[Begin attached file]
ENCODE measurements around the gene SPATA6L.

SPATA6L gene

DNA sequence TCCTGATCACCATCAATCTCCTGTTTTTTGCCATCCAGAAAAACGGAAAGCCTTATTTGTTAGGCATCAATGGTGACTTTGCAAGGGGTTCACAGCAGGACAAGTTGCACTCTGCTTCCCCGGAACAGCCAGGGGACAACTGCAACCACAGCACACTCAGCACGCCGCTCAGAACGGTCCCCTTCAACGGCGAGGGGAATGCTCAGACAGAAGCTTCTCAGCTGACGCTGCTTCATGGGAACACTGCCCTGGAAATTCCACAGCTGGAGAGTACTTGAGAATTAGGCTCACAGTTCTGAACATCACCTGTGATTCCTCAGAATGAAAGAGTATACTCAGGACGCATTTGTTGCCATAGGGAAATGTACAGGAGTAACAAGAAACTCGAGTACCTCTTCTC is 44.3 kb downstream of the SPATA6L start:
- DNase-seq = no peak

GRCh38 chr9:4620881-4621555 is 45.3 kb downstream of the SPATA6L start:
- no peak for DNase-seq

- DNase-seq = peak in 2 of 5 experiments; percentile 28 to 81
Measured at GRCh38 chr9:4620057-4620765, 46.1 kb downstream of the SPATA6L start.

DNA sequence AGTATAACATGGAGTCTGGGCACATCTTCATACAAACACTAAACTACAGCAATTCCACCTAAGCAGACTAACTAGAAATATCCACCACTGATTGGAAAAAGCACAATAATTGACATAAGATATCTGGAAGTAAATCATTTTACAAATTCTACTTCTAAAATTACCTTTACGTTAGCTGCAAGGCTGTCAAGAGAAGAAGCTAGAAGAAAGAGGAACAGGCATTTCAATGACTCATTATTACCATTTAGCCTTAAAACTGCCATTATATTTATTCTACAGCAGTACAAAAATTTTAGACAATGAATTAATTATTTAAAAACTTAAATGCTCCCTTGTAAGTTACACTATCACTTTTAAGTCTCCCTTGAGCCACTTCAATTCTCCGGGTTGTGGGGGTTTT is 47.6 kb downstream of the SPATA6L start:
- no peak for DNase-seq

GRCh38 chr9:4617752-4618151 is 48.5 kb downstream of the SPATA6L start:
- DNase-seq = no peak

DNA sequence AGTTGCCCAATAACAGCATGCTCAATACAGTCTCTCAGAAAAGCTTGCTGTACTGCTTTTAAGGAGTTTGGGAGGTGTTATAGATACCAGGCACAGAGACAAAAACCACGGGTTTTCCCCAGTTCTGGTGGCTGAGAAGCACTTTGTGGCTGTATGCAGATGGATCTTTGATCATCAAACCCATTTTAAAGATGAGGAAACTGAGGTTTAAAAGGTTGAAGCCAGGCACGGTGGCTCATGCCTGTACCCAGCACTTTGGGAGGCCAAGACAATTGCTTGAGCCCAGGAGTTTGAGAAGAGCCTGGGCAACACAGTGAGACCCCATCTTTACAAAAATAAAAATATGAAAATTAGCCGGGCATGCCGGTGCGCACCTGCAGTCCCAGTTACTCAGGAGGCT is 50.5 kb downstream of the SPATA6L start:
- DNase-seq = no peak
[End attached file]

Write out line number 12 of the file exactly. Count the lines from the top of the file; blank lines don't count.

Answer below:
- DNase-seq = no peak